Some businesses rebound from slow start of UCI bike race

Posted at 2:46 PM, Sep 29, 2015
and last updated 2015-09-29 17:35:34-04

RICHMOND, Va. — In the early days of the UCI World Road Championships, local businesses were in for a rude awakening as customer and revenue numbers took a sharp decline. But as the week progressed, traffic and business increased when the main events of the championships ran their course.

Saison, a local restaurant and bar on Marshall Street, was one of many businesses to experience a steady incline in business as the bike event progressed.

“By Thursday, we had recovered the negative from the prior weekend,” Saison owner Jay Bayer said. By the weekend it was “shaping up to be a good amount more that what our normal is,” he added.

News media had warned of large crowds, road closures, and travel delays, which may have kept many Richmonders at home and away from downtown businesses. Some stores were forced to cut hours due to lack of customers.

Matt Tharp, a delivery driver for locally owned pizza chain Fox’s Pizza Den, said his hours were cut for the entire week due to lack of business.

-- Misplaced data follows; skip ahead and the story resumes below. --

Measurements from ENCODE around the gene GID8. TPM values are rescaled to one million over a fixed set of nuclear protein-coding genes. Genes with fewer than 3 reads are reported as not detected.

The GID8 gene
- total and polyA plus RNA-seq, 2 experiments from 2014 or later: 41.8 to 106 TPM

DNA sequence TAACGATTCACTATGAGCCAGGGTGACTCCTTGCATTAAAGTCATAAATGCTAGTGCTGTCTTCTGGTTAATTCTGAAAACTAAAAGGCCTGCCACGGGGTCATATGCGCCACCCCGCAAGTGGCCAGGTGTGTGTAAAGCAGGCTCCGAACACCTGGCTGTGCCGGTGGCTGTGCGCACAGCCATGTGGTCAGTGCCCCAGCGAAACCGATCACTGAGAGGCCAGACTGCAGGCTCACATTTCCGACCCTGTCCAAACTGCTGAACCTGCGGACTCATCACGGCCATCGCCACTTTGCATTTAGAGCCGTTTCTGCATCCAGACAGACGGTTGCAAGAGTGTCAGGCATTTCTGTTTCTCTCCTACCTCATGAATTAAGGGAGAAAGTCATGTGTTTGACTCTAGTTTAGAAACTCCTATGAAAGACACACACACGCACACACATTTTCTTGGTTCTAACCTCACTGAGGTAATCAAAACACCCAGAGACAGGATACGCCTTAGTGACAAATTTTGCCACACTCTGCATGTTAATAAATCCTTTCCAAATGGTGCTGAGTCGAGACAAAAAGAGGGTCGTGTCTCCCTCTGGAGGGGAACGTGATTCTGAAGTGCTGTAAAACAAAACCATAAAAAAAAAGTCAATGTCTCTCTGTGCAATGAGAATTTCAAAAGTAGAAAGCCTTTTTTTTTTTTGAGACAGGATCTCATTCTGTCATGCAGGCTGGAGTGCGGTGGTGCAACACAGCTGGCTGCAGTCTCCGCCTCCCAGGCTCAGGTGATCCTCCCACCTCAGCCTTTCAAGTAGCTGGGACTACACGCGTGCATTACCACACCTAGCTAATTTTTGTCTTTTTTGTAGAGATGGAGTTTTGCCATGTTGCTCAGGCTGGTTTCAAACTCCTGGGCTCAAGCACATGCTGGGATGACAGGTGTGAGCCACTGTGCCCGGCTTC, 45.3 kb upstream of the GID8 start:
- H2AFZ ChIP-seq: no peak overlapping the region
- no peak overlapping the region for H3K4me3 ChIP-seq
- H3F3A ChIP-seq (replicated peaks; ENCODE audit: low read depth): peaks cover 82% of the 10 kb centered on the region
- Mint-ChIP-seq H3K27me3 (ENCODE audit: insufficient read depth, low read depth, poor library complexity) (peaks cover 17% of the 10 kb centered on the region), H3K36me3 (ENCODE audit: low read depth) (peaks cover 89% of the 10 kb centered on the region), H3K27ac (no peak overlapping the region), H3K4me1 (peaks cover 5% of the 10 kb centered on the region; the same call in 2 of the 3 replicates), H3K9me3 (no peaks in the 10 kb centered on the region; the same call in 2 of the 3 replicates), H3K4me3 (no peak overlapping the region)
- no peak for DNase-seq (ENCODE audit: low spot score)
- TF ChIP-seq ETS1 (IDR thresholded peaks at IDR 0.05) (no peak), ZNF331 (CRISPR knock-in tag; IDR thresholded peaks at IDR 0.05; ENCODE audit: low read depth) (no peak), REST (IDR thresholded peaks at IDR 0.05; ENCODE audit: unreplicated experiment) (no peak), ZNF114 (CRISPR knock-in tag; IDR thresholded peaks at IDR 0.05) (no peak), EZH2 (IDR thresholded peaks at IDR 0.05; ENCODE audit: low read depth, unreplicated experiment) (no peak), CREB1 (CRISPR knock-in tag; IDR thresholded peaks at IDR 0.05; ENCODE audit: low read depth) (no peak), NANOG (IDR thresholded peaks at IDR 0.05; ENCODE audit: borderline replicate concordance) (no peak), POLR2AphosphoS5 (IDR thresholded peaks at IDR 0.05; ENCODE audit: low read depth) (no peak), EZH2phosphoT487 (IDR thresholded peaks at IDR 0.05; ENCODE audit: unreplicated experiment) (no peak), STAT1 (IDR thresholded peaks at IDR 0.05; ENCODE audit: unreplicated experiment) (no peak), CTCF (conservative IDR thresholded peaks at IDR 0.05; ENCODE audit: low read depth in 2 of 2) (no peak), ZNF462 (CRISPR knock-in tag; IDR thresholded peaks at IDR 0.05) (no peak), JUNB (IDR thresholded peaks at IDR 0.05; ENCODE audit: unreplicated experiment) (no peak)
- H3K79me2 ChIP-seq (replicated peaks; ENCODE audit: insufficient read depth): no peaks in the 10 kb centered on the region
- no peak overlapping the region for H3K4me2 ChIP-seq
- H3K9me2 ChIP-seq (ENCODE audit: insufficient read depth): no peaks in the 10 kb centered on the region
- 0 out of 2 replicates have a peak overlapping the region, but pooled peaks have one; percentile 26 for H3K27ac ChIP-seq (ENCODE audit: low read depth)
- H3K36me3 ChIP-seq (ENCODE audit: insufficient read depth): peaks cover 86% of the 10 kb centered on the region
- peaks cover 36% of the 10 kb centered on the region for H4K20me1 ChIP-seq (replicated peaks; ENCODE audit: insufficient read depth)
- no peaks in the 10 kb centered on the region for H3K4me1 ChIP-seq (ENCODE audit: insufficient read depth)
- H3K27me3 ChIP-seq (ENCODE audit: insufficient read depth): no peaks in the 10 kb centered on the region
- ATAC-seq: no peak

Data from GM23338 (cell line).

“We were basically dead and we didn’t have any orders so there was no money for us,” said Tharp. He added that navigating some of the road closures and detours was so difficult that delivery by car in the downtown area may not have made sense anyway.

Local doughnut shop Sugar Shack tried using social media to drum up business during the race week. After tweeting “Missing: 450,000 tourists. If found please call all your suffering local businesses,” the store offered a free doughnut for anyone who brought in a receipt from another Richmond business.

The early days of competition consisted mostly of time trials, training sessions and junior competitors. But as the bike race progressed, business began to pick up for many shops and restaurants, especially with the women’s and men’s elite road circuits on Saturday and Sunday.

According to a preliminary estimate released by UCI officials, 645,000 spectators were in attendance the entire week, with most fans arriving Wednesday or on the following days.

Popular vintage clothing and shoe boutique Round Two on Broad Street, also experienced an increase in business compared to its declining sales earlier in the week.

“Since the end of the bike race, business has been picking up,” CJ Fayorsey, a Round Two employee, said. “[Business] was down 70 percent when the bike race first started.”

Business owners also said that the city could have done a better job in providing alternate ways for commuter traffic to get to downtown.

By Sterling Giles and Haley Beck (Special to

EDITOR’S NOTE: has partnered with the “iPadJournos” mobile and social media journalism project at VCU’s Richard T. Robertson School of Media and Culture. Students from the project reported this story.

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